• Design an employee engagement model that ensures employees from both organizations are engaged and integration “fatigue” does not set in

Assessing M&A readiness

The summit sessions were comprised of a mix of information sharing, activities and practical guides. Participants were provided with a number of tools.  One set of tools allowed participants to self-assess their readiness to perform an M&A integration. Several “best practices” for integration readiness were summarized:
  • Every deal is different: Recognize that no two transactions are the same. All mergers have different value drivers, cultural & retention challenges, and definitions of success. 
  • Deal strategy: Ensure clear deal objectives, integration strategy and timelines are clearly communicated. 
  • Team capability: Understanding each deal is different; select the right team members to achieve the deal objectives.  Base the selection of the team on the complexity of the integration and target culture. Assign the right resources, don’t simply grab whoever is available.
  • Planning: Start your planning early, obtain executive level approval and balance the transaction with other corporate and strategic initiatives.

Using a proven methodology

West Monroe emphasized how the value/deal drivers identified in the investment thesis and financial model should be carried forward throughout the integration planning and execution phases to keep the teams focused and to ensure that the value proposition is met.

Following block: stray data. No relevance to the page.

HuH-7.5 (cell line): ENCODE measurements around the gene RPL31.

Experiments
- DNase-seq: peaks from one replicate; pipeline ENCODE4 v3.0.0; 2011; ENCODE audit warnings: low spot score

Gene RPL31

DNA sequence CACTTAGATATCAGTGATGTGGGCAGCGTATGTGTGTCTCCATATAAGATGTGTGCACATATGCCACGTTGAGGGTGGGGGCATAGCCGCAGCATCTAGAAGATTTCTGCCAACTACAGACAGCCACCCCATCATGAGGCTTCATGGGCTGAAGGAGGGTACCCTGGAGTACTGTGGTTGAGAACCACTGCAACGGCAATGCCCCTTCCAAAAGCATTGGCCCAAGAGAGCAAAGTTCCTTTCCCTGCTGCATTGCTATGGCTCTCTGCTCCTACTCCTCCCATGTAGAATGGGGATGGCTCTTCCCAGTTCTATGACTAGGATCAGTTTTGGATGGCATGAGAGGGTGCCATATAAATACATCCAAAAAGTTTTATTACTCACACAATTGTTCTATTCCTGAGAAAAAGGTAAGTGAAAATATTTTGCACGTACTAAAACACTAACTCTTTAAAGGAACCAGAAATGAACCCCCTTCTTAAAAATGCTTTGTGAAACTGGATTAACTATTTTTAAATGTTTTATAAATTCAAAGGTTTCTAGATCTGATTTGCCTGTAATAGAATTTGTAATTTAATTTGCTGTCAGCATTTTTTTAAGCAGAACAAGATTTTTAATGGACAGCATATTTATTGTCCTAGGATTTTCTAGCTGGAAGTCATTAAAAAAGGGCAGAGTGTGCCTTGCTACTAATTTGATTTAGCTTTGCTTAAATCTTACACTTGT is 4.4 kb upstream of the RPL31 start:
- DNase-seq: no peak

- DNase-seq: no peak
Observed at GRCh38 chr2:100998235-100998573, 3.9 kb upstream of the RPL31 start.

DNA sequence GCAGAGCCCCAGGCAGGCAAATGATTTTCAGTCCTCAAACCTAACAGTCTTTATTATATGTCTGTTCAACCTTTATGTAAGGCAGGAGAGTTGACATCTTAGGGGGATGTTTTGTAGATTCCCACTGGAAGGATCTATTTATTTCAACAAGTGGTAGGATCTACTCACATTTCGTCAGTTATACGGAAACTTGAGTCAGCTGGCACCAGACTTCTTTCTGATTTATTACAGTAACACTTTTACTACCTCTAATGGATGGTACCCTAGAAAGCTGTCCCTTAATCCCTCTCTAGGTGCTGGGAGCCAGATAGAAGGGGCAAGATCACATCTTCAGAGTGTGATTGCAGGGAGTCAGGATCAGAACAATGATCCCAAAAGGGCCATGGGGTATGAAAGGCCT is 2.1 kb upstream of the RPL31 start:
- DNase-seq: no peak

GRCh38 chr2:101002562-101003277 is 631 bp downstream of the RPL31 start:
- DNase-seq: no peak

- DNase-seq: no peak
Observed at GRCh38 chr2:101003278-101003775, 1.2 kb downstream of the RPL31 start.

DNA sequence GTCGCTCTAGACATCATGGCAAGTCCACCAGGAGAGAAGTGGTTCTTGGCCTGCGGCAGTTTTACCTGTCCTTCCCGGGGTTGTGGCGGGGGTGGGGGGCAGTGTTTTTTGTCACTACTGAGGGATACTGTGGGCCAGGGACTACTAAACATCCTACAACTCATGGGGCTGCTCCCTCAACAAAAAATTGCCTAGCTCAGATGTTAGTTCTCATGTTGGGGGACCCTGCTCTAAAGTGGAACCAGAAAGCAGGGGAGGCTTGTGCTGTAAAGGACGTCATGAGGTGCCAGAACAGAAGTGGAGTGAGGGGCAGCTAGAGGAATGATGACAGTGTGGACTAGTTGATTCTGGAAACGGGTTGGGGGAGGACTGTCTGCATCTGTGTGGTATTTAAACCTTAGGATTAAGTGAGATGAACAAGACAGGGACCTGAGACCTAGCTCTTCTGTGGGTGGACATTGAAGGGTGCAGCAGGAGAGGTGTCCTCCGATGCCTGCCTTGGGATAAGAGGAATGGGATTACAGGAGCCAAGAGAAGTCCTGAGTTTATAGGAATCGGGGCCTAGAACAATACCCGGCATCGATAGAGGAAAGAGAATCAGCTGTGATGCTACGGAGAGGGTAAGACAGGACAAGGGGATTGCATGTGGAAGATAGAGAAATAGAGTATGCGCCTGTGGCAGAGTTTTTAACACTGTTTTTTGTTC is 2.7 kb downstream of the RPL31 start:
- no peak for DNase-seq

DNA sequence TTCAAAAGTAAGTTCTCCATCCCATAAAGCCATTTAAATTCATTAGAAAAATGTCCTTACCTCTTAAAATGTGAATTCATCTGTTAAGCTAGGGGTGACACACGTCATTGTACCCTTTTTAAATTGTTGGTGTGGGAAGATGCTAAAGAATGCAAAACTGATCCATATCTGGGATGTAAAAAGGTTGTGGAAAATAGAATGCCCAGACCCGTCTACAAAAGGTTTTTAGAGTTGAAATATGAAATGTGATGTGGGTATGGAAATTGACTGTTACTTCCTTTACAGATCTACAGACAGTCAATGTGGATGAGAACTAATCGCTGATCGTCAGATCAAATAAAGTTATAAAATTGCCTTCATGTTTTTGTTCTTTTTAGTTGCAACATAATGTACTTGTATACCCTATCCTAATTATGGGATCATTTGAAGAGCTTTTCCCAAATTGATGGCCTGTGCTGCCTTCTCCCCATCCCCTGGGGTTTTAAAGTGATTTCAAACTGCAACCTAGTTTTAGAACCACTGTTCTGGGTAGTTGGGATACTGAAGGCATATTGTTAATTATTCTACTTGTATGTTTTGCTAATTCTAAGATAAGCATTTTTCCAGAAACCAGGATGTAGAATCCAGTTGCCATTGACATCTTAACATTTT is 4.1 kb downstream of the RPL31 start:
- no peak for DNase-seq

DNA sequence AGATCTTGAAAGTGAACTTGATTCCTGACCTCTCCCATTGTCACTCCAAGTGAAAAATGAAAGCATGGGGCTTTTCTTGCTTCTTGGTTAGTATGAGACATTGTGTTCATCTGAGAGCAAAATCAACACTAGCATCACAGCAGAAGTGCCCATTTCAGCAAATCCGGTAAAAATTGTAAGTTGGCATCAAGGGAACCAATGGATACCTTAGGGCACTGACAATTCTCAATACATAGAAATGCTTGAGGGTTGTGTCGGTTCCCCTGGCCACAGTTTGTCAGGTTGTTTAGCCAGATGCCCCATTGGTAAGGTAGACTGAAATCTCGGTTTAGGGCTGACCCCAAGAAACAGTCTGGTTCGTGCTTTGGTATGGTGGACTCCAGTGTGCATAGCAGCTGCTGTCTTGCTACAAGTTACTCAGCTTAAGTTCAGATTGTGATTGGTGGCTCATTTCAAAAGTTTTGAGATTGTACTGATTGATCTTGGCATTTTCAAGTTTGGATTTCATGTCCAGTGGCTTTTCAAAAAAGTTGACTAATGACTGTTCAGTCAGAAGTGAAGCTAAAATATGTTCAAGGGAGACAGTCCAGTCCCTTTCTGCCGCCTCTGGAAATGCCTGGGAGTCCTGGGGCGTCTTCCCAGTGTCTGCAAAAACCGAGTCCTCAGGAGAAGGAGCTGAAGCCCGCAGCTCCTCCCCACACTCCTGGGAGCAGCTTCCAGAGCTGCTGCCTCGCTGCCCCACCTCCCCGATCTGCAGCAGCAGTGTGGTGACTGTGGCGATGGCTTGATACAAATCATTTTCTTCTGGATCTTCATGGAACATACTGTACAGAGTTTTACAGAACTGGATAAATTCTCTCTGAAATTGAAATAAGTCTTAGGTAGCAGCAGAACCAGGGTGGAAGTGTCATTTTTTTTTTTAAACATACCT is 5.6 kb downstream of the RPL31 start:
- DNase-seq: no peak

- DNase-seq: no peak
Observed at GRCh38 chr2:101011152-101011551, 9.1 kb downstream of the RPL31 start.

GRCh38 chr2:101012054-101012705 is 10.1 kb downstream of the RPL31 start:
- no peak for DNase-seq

An overall methodology for organizing and managing the M&A process from due diligence through execution was shared with the group.  Tools and templates that support the methodology were also provided.  

Preparing for complex transactions like carve-outs

The summit also included special topic areas like the proper approach to planning and executing carve out transactions.  Given that carve-outs are predicted to increase in prevalence (particularly in life sciences, energy & utilities and technology sectors), we thought it would be worthwhile to dig into their complexities a little further.

One of the biggest concerns for attendees was how to structure the transition services agreement (TSA) and how the TSA impacts price, planning and execution. Attendees discussed how to determine what they would spend on pre-separating business versus keeping co-mingled data after close, understanding the operational and security issues this can create. TSAs ranged from 30 days to two years (on the buy side, luckily). Typically though, both parties have expressed interest to get off the TSA as quickly as possible to move on with their core business objectives.

We also discussed the importance of Day 1 planning – getting the right people onsite to manage the transition as seamlessly as possible.

Lastly, we focused on the complexities of technology infrastructures and business systems integration, as well as discussed whether to clone existing systems or establish a new set of core systems (see the other article in our newsletter that digs into this topic further).  

Next steps

The participants left the Summit with practical advice that they could immediately use on their existing or future integration efforts. If you are interested in any of the content, templates or tools shared during the M&A summit or are interested in attending next year’s summit, please contact John Hurley or Steve Sapletal